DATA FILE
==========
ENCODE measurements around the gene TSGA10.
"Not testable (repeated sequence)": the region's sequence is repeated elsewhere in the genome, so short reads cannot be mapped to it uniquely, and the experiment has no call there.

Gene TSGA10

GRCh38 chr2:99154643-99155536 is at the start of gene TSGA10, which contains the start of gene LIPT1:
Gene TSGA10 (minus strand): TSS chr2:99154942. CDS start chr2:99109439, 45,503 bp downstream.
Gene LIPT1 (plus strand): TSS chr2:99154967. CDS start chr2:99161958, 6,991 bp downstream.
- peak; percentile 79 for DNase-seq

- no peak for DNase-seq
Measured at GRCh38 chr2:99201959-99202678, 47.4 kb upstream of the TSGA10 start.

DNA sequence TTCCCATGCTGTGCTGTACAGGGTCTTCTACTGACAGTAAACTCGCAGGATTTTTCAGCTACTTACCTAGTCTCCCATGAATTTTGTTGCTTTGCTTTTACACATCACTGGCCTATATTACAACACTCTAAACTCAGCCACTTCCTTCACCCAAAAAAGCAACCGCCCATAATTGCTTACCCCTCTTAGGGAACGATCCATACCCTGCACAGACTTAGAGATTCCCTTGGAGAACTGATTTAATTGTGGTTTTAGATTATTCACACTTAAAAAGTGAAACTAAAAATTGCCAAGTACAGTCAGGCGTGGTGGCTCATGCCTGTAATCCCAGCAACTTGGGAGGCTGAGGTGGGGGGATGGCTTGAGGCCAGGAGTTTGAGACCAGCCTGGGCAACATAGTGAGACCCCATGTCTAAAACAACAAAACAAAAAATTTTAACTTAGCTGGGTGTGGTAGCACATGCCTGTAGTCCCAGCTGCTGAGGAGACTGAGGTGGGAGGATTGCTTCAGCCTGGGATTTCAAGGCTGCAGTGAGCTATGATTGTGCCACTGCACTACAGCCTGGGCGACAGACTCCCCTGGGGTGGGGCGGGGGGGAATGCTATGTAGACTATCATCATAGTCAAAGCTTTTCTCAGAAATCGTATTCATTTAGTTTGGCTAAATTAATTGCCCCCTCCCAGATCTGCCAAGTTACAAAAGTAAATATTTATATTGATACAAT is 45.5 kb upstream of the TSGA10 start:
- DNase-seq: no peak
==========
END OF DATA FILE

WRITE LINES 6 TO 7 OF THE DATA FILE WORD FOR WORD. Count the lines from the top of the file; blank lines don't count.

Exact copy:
Gene LIPT1 (plus strand): TSS chr2:99154967. CDS start chr2:99161958, 6,991 bp downstream.
- peak; percentile 79 for DNase-seq